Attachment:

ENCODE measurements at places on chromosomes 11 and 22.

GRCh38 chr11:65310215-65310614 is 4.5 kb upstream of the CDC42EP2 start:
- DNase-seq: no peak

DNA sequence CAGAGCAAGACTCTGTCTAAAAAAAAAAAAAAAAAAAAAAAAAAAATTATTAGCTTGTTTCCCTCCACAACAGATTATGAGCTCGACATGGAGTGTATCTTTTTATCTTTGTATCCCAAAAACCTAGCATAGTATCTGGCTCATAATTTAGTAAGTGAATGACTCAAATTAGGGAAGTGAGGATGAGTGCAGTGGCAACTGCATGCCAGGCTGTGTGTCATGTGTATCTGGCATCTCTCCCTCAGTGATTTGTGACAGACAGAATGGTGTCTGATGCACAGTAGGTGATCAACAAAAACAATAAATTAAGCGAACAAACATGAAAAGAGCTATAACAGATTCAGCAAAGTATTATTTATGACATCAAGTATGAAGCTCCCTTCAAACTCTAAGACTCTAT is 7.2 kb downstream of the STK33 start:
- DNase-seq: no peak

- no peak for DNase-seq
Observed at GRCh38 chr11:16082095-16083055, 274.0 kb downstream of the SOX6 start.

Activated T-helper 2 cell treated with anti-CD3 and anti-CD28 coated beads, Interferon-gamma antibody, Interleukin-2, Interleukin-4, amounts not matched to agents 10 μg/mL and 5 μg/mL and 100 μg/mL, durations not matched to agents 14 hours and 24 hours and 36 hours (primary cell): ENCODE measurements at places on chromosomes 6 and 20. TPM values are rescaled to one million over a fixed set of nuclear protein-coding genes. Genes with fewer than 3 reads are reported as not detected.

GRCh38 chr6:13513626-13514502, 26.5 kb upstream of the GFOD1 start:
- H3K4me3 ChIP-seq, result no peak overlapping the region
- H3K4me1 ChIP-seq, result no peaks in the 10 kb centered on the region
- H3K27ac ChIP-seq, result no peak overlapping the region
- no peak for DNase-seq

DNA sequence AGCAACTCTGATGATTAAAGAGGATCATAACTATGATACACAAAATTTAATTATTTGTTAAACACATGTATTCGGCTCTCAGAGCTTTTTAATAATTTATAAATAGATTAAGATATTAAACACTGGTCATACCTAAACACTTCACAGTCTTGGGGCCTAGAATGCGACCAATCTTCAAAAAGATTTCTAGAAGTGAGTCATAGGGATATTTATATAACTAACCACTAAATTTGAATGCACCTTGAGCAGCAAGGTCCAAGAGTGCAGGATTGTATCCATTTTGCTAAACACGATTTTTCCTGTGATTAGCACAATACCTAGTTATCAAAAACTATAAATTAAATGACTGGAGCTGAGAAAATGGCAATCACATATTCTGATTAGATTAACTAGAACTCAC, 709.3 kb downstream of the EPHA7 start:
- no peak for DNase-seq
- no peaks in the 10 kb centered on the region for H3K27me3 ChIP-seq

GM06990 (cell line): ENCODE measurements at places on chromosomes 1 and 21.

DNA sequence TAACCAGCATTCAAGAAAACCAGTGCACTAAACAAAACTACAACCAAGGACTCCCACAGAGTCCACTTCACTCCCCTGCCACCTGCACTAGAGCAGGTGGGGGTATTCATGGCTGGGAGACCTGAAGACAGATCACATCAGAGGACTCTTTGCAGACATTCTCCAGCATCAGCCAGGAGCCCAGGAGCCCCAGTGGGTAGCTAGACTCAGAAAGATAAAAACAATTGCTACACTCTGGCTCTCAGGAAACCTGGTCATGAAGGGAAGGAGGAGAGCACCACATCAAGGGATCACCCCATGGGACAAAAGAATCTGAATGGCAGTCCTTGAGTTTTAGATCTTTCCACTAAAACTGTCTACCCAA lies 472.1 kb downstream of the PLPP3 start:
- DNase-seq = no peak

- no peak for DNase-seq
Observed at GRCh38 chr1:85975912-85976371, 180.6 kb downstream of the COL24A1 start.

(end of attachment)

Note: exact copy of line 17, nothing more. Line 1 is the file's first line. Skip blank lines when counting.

GM06990 (cell line): ENCODE measurements at places on chromosomes 1 and 21.